REVIEW: Instant Frontier Family by Regina Scott
An enjoyable historical romance that centers on Irish immigration to America and the Irish gangs that formed in New York City. These gangs push this family to begin anew in the logging frontier town of Seattle, Washington. Rich with historical Seattle detail, INSTANT FRONTIER FAMILY is perfect for those looking for an unusual story.
Maddie O’Rourke sends to New York for her brother and sister as soon as she has a home and business to provide for them in Seattle. Her brother and sister stayed with a friend while Maddie worked toward bringing them to her. Maddie has also paid passage for their companion, a woman who will work off her debt in Maddie’s new bakery.
Imagine Maddie’s surprise when the woman supposedly accompanying her siblings turns out to be a man! Of course, her brother and sister adore Michael Haggerty and expect Maddie to marry him. Maddie will not give up her independence for any man. But Maddie has never met someone like this charming, hard-working, sensible and brave Irishman.
I enjoyed the characters and the plot of this story. I was especially enamored by the Irish history which was excellently portrayed. There are so few historical romances that focus on Irish history in early America that this fact alone sets this book apart. But there is so much more to appreciate after the characters and plot draw you in. The characters are well-drawn and interesting, influencing the reader’s empathy to their plight. Maddie’s bakery and laundry business plays a key role in some subtle suspense while being very believable and realistic.
I am especially fond of Maddie. She represents the strong women who helped build the frontier towns. This particular character is a great example of female independence without sacrificing family, faith or love. Maddie’s sister Ciara reminds me of Nellie Oleson in the LITTLE HOUSE series by Laura Ingalls Wilder. Ciara gives Maddie quite a bit of trouble before she becomes repentant. Ciara thought Maddie left them with no intent of a reunion so Maddie has to earn Ciara’s trust. Maddie’s little brother doesn’t stand out quite as much as he’s much more respectful and behaved.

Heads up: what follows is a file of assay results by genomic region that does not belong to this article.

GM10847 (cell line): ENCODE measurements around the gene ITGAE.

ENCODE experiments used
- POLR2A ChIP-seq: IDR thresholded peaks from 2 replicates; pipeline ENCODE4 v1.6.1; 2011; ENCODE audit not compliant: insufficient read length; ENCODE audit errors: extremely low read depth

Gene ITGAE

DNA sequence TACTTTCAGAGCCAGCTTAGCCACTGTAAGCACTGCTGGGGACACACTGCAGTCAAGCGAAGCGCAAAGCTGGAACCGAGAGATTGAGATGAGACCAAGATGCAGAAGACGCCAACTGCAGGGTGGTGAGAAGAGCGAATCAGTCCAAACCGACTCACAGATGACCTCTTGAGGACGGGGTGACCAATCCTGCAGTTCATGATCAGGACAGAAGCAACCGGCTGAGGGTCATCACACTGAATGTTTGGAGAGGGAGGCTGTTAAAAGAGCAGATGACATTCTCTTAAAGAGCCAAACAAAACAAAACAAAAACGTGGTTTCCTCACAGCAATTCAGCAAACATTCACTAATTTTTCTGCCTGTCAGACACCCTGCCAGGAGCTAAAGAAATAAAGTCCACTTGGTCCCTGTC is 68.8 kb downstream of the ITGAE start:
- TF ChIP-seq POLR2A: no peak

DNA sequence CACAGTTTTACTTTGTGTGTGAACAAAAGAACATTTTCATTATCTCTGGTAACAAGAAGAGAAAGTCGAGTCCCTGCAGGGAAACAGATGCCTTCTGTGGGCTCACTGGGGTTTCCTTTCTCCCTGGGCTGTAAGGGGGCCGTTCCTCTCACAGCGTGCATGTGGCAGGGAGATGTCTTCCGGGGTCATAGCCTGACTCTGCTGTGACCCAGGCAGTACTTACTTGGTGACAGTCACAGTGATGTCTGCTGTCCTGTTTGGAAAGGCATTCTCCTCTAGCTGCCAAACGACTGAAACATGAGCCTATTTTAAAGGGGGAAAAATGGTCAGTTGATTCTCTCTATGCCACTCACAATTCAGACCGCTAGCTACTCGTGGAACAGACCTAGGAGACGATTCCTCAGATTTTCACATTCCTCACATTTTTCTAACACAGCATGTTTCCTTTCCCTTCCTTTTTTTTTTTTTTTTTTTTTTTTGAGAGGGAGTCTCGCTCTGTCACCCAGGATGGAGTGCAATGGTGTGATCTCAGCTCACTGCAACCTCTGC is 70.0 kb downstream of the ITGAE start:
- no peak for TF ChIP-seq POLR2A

Ignore the cheesy cover and just dive into this book. It’s not about a happy family who lives in a cabin in the woods as the cover would have you believe. It’s a frontier story, but it’s more about working within a frontier logging community and making it a town. It’s about women fending for themselves without becoming the wife to the highest bidder. It’s about a dysfunctional family trying to find their way together once they’re reunited. Women were very much the minority and in high demand in the western towns during this time in history, but that doesn’t mean that women couldn’t make a viable path for themselves before they fall in love. This is that story.
Michael Haggerty is an unusual hero who isn’t too proud to do laundry and baking if it helps Maddie. Michael isn’t so good at picking trustworthy friends but in the end he’s a standup guy who protects his own.
If you’re looking for an unusual historical that beautifully portrays the Irish family and their solidarity, try INSTANT FRONTIER FAMILY. I was pleasantly surprised by the authenticity of the historical detail. If the previous books in this FRONTIER BACHELORS series are similar to INSTANT FRONTIER FAMILY, then I’ll be reading one after another myself. Just what I was looking for! My thanks to Regina Scott for the thoughtful, original, realistic and respectful portrayal of this Irish immigrant story.
I bought this book in print as part of my Love Inspired Historical reader subscription. If you haven’t read these books yet, try INSTANT FRONTIER FAMILY as proof of this imprint’s enjoyable, wholesome stories.
Review by Dorine, courtesy of The Zest Quest. Book was purchased in print.
Instant Frontier Family by Regina Scott
Series: Frontier Bachelors, book 4
Publisher: Harlequin Love Inspired (January 1, 2016)
Rated 4 out of 5
Do you enjoy wholesome historical romances that tell loving stories representative of early America?